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Submission Summary: 0 pending, 55 declined, 19 accepted (74 total, 25.68% accepted)

Operating Systems

+ - The Year in Operating Systems: No Big Ideas->

Submitted by
anaesthetica
anaesthetica writes "El Reg summarizes 2008 as a year without any big ideas in operating system development. They place a kind of generalized blame on the need for legacy support and on the internet. Windows Server 2008 is compared with the long line-up of Unix and Unix-like operating systems, with the notable absence of Apple's Mac OS X. Their conclusion:

But actual change deep inside the operating system, aside from new hardware and scalability enhancements, is not really coming at a fast pace. When you are running legacy applications on legacy operating systems, this is what customers want: as little change as possible.

"

Link to Original Source
Patents

+ - Startup Seeks to Preempt Patent Trolls->

Submitted by anaesthetica
anaesthetica (596507) writes "The WSJ reports that a San Francisco startup is buying up patents with the promise never to assert them in order to help large corporations hedge against patent trolling firms. The company, RPX Corp, receives an annual fee in exchange for licensing the patents it has purchased. Cisco and IBM have already signed up for this service of 'defense patent aggregation.'"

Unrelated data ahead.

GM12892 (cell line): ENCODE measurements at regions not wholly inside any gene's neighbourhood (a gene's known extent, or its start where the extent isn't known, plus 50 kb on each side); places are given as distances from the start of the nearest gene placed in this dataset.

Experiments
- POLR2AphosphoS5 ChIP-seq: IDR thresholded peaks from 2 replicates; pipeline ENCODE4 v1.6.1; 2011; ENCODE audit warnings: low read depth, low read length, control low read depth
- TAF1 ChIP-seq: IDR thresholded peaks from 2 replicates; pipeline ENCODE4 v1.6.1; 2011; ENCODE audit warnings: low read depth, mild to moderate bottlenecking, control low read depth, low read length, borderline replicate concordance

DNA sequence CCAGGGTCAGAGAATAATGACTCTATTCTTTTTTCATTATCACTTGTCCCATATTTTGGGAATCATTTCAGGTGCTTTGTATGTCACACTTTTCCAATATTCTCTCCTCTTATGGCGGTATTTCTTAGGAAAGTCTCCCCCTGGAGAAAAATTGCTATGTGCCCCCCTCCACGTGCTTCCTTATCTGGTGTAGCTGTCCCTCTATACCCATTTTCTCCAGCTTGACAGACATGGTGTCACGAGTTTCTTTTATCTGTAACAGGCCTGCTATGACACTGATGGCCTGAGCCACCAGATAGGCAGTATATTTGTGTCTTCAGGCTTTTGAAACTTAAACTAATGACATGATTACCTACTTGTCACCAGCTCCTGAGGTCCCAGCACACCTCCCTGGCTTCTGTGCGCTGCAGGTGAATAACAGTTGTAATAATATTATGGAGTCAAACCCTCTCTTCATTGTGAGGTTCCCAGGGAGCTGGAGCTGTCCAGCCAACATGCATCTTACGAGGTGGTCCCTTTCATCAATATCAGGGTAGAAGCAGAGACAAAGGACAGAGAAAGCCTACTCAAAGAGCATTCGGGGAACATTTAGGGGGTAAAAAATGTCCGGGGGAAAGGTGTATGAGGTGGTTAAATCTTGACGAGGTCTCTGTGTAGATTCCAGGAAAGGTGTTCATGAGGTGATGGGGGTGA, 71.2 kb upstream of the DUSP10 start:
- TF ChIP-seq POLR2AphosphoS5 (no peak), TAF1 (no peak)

Link to Original Source
Power

+ - Hydrogen Won't Save Our Economy

Submitted by anaesthetica
anaesthetica (596507) writes "Physorg.com is featuring a story asserting that hydrogen is economically infeasible as a replacement for our current energy sources. The premise is that isolating and converting hydrogen into a usable energy source takes up a great deal of energy to begin with, and that subsequently that hydrogen fuel is only useful in about 25% of our economy. Apparently, the increasing scarcity of water is going to make hydrogen too costly and just as politicized as oil. From the article:
[Fuel cell expert Ulf Bossel's] overall energy analysis of a hydrogen economy demonstrates that high energy losses inevitably resulting from the laws of physics mean that a hydrogen economy will never make sense. The advantages of hydrogen praised by journalists (non-toxic, burns to water, abundance of hydrogen in the Universe, etc.) are misleading, because the production of hydrogen depends on the availability of energy and water, both of which are increasingly rare and may become political issues, as much as oil and natural gas are today."
"
Google

+ - The Math behind PageRank

Submitted by anaesthetica
anaesthetica (596507) writes "The American Mathematical Society is featuring an article with an in-depth explanation of the type of mathematical operations that power PageRank. Because about 95% of the text on the 25 billion pages indexed by Google consist of the same 10,000 words, determining relevance requires an extremely sophisticated set of methods. And because the links constituting the web are constantly changing and updating, the relevance of pages needs to be recalculated on a continuous basis."
The Internet

+ - The Internet Weighs Less than Two Ounces

Submitted by anaesthetica